A $15 an hour living wage should be a starting point
In this Sept. 4, 2017 photo, union workers and minimum wage activists gather for a Labor Day rally in downtown Los Angeles. | Richard Vogel / AP

In 1980, I was loading trucks on the docks and earning $12.96 an hour. The average household income was roughly $19,000 annually. At $27,000, I was earning more than the national household average.

Fast forward 38 years and I’m actually earning less per hour than I was in 1980. Now, at the age of 63, I’m not doing the backbreaking work I was doing at 25. However, you would think that with a world of experience, I would be making more than the minimum wage in California of $11.00 an hour. Think again.

This is the world that many seasoned (older) workers find themselves thrust into. If for any number of reasons, you find that your savings and your Social Security benefits are not adequate, you may be forced back into the workforce. Fast food restaurants are where you’ll find many of these senior workers. The work is fast-paced, and the employers can save money because older workers who are at least 65 are eligible to receive Medicare benefits. However, if you’re under 65 and working part-time, you are not eligible for medical benefits of any kind.

Working full-time at the minimum wage, you will earn $22,880 annually. That is not adequate in this expensive state. With the average one-bedroom apartment costing just under $2,000 a month in Southern California, you can’t even put a roof over your head at minimum wage pay. No wonder California has about 25 percent of this nation’s homeless population, at roughly 114,000 individuals (58,000 in Los Angeles alone). According to the New York Times, about 1.6 million households are living in “worst scenarios,” living with low wages and spending more than half of their income on housing. Just looking around at the people I know and meet, I actually suspect the numbers are much higher than that.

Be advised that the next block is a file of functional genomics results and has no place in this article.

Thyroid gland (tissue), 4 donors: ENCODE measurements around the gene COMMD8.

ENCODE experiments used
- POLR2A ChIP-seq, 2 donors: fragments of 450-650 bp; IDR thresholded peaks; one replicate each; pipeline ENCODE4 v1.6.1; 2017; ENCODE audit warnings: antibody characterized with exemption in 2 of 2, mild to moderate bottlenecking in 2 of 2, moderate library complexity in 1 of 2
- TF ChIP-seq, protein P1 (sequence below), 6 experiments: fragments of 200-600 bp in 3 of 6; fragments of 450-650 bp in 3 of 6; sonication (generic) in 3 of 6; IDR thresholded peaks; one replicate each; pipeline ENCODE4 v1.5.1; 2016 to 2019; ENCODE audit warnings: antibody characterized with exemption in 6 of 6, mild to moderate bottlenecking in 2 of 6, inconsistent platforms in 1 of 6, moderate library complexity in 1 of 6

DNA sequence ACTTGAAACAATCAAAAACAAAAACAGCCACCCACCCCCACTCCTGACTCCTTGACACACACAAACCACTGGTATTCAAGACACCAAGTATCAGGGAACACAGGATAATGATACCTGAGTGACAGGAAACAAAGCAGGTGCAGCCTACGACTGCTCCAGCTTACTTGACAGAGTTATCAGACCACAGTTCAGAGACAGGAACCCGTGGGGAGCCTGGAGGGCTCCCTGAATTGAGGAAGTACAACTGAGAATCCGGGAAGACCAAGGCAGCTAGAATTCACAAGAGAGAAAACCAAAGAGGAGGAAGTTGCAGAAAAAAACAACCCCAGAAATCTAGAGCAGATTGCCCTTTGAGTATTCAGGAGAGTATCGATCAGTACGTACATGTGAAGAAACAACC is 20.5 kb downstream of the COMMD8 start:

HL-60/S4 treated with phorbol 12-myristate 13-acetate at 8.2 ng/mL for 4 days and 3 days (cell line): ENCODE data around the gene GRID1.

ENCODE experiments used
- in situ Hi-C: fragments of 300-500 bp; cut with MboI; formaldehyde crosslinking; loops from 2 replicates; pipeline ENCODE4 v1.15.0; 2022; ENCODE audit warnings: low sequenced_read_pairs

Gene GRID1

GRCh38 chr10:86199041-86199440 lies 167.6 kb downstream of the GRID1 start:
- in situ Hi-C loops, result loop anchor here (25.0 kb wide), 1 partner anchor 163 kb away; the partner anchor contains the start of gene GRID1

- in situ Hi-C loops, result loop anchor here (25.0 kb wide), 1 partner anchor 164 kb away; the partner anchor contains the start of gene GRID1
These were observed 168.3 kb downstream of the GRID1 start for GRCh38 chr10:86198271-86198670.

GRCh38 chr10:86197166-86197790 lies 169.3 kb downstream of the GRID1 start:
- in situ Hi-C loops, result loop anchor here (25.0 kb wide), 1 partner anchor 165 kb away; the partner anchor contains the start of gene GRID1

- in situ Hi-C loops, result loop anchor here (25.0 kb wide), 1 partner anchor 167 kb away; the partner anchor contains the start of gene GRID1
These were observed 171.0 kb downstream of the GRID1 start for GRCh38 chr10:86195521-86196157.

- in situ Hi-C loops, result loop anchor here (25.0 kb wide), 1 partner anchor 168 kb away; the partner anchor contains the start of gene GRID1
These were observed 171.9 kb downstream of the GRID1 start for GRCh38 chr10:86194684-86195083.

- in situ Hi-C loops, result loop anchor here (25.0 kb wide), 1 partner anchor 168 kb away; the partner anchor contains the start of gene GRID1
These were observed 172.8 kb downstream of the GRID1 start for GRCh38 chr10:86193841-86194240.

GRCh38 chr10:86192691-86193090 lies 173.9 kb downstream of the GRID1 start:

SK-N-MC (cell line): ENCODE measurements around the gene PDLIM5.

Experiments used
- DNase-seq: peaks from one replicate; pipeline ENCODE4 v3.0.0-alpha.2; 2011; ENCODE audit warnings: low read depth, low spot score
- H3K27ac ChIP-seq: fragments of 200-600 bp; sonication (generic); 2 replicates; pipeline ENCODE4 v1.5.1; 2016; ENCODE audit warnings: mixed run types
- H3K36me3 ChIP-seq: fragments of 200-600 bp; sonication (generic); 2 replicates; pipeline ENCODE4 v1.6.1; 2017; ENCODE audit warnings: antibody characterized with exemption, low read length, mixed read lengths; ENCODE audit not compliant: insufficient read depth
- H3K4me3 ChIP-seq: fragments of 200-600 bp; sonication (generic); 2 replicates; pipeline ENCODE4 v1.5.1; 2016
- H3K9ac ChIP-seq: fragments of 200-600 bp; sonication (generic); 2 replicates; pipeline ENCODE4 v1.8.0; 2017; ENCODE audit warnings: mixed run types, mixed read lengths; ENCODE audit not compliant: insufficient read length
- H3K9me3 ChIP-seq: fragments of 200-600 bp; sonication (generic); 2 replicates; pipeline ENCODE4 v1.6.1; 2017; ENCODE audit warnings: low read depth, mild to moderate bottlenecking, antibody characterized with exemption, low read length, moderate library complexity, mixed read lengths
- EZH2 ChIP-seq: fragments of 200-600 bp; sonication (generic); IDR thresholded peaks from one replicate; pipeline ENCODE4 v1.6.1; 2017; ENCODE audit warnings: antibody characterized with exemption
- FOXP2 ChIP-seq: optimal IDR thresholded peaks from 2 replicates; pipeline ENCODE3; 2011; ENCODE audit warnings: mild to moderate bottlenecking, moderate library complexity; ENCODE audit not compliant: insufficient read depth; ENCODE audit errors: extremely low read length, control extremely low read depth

Although an improvement, a raise to $15 an hour by the year 2022 is hardly adequate. The cost of living will not stagnate. Has the cost of anything in capitalist America decreased over time? Of course not! Well, I take that back: Computers and electronics have lowered in cost, but then they get you on the internet connection, the apps, and the upgrades.

Below is a chart comparing prices from 1980 and their equivalents in 2018 dollars with today’s prices.

As you can see, wages have hardly kept up with the cost of living. At $15.00 an hour today, you would earn just over $31,000. And remember all of these wages are before taxes. That still will not cover the annual rent for a two-bedroom apartment at today’s rent. And you can be sure that the rent will be higher by the year 2022 when the minimum wage reaches its maximum at $15.00.

The homeless population is only going to increase. Hospital costs are only going to skyrocket. Nothing in America will decrease in cost. We’re at a critical time. The fight doesn’t end in 2022—it’s just getting started. Socialism is the answer. It’s the only answer!

Charles Johnson is a longtime progressive activist and former member of the Black Panther Party. He is currently a member of the CPUSA living in California. Along with six other parents, he sued the Ohio Board of Education to stop the penalty phase of the proficiency test for fourth- and sixth-grade students until all school districts were funded equally.


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